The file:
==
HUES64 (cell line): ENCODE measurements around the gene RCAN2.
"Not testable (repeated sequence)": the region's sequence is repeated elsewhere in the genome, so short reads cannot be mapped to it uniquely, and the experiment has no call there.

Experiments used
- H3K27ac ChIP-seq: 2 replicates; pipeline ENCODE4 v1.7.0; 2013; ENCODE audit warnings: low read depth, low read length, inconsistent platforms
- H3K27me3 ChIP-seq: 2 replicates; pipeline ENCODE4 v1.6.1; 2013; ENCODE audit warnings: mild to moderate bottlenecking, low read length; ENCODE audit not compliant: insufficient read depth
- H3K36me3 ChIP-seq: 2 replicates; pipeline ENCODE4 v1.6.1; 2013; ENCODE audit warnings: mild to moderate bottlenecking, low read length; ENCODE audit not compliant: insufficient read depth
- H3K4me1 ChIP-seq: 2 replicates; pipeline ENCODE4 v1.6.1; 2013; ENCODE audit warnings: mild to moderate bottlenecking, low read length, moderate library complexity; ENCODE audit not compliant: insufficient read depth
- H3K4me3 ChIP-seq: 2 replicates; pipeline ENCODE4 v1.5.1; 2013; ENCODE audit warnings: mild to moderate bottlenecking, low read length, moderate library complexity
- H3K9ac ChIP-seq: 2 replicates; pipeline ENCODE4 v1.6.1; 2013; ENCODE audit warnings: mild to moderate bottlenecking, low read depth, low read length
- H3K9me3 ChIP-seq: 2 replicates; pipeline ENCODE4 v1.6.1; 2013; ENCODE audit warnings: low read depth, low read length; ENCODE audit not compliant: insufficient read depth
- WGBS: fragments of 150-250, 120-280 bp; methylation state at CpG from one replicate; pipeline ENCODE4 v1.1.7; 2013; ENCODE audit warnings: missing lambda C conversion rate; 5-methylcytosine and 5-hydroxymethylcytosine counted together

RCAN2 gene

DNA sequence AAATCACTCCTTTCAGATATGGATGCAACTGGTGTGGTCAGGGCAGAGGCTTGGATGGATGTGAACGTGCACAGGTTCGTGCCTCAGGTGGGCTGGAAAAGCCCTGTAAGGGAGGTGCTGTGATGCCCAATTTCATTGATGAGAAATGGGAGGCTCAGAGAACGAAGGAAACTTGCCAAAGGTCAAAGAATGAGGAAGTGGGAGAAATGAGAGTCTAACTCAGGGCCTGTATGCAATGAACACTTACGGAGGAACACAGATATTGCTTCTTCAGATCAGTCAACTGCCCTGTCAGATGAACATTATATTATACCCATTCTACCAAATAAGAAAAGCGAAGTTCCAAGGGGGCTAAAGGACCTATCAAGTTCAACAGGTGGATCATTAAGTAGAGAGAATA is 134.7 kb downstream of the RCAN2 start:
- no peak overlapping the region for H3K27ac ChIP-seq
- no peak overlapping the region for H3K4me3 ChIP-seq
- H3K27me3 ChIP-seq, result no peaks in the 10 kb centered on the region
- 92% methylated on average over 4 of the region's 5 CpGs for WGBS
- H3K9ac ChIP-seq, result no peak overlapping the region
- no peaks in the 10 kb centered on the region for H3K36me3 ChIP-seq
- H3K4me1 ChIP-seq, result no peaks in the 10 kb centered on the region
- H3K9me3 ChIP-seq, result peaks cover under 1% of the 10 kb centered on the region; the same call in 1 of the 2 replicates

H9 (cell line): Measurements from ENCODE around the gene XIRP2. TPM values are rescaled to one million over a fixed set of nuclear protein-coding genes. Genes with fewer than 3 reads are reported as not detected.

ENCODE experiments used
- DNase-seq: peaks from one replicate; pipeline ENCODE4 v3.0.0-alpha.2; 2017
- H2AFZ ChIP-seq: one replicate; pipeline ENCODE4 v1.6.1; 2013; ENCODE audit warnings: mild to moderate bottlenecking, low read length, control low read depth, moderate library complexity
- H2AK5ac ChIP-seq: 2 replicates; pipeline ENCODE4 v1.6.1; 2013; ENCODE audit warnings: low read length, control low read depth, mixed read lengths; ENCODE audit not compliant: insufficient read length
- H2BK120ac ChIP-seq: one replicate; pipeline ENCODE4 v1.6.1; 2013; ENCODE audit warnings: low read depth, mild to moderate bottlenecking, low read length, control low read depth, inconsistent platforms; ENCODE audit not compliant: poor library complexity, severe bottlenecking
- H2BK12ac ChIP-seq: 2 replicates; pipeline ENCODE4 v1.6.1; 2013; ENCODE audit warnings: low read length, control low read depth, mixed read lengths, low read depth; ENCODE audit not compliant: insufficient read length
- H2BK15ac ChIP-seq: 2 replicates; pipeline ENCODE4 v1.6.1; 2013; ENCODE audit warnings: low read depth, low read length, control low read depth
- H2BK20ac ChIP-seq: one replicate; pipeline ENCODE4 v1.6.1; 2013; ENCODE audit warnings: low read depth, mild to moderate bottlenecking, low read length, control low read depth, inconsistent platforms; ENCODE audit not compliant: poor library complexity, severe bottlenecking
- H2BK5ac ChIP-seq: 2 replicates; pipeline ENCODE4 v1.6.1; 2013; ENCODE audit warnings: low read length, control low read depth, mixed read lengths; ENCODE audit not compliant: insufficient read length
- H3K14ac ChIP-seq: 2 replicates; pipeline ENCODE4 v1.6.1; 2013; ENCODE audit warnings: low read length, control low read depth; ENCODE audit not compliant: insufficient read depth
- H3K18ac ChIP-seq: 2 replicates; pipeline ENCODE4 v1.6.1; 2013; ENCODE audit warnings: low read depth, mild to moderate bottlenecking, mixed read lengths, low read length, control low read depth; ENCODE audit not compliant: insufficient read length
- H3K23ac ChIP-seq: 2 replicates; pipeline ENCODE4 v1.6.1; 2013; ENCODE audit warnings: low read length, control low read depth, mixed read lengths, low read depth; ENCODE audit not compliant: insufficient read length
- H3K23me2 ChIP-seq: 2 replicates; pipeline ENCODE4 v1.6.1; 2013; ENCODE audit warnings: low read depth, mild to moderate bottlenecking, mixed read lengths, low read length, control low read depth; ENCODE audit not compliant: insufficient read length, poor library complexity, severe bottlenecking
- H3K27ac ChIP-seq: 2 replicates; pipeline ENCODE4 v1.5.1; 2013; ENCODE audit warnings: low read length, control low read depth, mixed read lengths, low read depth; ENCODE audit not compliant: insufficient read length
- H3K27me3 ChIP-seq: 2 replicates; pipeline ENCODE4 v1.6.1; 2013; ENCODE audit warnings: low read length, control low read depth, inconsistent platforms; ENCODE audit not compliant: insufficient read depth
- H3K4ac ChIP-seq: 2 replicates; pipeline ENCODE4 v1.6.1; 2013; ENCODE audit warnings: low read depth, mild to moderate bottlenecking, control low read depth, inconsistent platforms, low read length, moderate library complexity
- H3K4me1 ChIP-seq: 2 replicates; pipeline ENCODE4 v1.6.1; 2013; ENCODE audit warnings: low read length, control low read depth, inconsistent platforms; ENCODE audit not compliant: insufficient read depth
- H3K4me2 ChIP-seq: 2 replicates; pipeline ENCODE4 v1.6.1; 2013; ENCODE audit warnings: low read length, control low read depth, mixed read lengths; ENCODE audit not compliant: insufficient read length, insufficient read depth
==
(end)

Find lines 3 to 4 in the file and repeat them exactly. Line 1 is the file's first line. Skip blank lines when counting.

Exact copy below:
Experiments used
- H3K27ac ChIP-seq: 2 replicates; pipeline ENCODE4 v1.7.0; 2013; ENCODE audit warnings: low read depth, low read length, inconsistent platforms